Dasatinib treatment has been reported to exert cardiac toxicity in a small percentage of patients treated for cancer [27, 28]. Although the concentration used in our studies is substantially lower, we explored whether the administration of this drug at 0.44 mg/kg/day in vivo or 50 nM in vitro affects cardiomyocyte morphology. Tissue sections from control and TAC mice treated with ±dasatinib were used for actinin and hematoxylin-eosin staining (Fig 6A). These data showed no gross defects in morphology following the in vivo administration of dasatinib. Furthermore, similar to our previous measurements [18, 33], we analyzed for changes in the levels of cleaved caspase-3 and calpain in ± dasatinib treated, control and TAC mice by Western blot. These studies revealed that dasatinib treatment either in control or TAC mice did not augment the levels of these markers of programed cell death (data not shown). Our in vitro studies using isolated cardiomyocytes showed that dasatinib treatment did not cause significant changes in cell morphology (Fig 6B). Therefore, at a low concentration of dasatinib, sufficient to block NTKs in fibroblasts, dasatinib does not seem to exert any major toxic effects on cardiomyocytes. Next, we analyzed dasatinib uptake by cardiomyocytes and CFb in vitro. Using mass spectrometry, the cellular uptake by both cardiomyocytes and CFb after 30 min of dasatinib treatment was measured. When the data was expressed in terms of cell volume, there was a significant increase in the cellular accumulation of dasatinib in CFb when compared to cardiomyocytes (Fig 6C). The higher intracellular concentration of dasatinib could be one of the reasons why CFb are more sensitive to dasatinib treatment than cardiomyocytes. Finally, we analyzed whether dasatinib treatment affected mitogenic signaling preferentially in CFb versus cardiomyocytes. For this, we measured phosphorylation states of Akt and ERK in CFb and cardiomyocytes following stimulation with insulin and PDGF (Fig 6D). Akt and ERK activation is critical for cell survival and proliferation, respectively. Both Akt and ERK activation by PDGF was substantially higher in CFb compared to cardiomyocytes. Dasatinib treatment blocks the activation of both Akt and ERK. In contrast, activation of Akt by insulin, an important survival pathway in cardiomyocytes, was not significantly reduced by dasatinib in either CFb or cardiomyocytes (Fig 6D).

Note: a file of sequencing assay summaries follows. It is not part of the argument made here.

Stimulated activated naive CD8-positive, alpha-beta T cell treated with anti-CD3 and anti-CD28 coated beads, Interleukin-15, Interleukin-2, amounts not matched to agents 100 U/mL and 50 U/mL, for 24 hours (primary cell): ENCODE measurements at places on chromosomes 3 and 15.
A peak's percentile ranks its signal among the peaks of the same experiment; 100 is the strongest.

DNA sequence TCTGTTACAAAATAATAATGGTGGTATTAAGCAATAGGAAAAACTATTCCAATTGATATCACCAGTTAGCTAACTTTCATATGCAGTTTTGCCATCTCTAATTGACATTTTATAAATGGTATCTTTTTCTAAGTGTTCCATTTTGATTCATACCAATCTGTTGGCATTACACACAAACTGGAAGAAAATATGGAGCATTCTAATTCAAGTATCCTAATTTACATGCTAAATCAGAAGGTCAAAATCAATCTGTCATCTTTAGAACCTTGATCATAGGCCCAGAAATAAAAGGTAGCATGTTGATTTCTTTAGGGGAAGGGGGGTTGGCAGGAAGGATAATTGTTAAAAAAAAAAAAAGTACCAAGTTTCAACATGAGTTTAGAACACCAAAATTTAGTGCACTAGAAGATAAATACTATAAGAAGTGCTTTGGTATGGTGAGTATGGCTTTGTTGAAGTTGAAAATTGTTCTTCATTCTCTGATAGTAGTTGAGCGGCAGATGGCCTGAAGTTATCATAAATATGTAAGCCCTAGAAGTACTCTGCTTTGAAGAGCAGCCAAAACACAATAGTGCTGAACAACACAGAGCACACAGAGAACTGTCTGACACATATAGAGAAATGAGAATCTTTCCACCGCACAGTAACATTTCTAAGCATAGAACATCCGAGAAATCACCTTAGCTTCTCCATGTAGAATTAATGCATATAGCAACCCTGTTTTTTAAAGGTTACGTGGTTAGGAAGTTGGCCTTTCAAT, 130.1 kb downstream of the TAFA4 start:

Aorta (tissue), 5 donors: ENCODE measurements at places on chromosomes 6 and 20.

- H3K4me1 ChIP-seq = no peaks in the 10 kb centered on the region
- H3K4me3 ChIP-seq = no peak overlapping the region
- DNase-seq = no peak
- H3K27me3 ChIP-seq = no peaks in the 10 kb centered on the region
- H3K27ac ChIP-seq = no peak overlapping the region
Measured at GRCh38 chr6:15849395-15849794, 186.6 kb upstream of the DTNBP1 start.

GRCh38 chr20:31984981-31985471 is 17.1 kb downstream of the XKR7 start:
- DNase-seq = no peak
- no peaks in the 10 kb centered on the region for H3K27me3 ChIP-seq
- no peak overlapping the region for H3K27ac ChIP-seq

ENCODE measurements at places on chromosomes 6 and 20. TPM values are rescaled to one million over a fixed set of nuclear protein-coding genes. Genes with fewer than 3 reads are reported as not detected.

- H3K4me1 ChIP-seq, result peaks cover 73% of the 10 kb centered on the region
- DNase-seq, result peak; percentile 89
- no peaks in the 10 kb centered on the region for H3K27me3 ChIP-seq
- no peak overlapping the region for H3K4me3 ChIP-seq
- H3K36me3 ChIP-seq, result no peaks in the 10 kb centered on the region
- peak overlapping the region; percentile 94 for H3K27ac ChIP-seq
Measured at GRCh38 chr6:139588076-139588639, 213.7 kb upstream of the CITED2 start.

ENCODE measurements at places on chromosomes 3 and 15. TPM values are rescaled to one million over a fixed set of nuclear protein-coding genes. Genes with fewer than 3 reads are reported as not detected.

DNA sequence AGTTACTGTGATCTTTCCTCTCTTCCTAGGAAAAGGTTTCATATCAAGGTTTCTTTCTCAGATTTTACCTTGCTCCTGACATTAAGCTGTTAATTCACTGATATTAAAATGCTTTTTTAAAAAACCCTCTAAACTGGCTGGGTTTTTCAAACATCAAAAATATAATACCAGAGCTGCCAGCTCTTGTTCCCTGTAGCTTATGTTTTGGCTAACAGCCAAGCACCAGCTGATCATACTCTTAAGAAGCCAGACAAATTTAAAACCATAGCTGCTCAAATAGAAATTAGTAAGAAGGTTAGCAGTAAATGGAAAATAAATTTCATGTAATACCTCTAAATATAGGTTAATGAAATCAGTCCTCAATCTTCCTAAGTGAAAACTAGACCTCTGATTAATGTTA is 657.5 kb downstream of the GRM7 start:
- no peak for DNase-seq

(A) Mice were implanted with mini-pumps to deliver either vehicle or dasatinib at 0.44 mg/kg/day for 30 days. Two days after the implantation, they were used either for TAC or sham (Control) surgery. After 4 wk, LV sections were used for either immunostaining or hematoxylin-eosin staining. Upper panel shows vinculin staining (green) with anti-vinculin antibody and nuclei staining with DAPI (blue). Lower panel shows hematoxylin-eosin staining. Scale bar, 10 μm. (B) Isolated cardiomyocytes (CM) were plated on laminin-coated coverslips overnight and then treated with ± 50 nM dasatinib for 24 h. Cells were stained for α-actinin (green) and fodrin (red) with specific antibodies and nucleus with DAPI (blue). Scale bar, 10 μm. (C) Cultured cardiomyocytes and CFb, in triplicates, were serum starved overnight and treated with ± 50 nM dasatinib for 30 min. Cells were washed thoroughly and then harvested for cellular uptake of dasatinib by Mass Spectrometry as detailed in the Materials and Methods (n = 3). *p<0.05 vs. cardiomyocytes (CM). (D) To study the differential effects of dasatinib on insulin and PDGF induced signaling in cardiomyocytes and CFb, cells were maintained in serum free media overnight in 35 mm culture dishes and then stimulated with either insulin (10 nM) or PDGF (10 ng/mL) for 30 min. For dasatinib treatment, cells were pretreated with the drug (50 nM) 30 min prior to agonist stimulation. Triton-soluble cell extracts were used for Western blots with anti-phospho Akt (Ser473) or anti-phospho ERK1/2 antibodies. Western blot showing GAPDH was used to monitor protein loading. Blots are representative data from three independent experiments.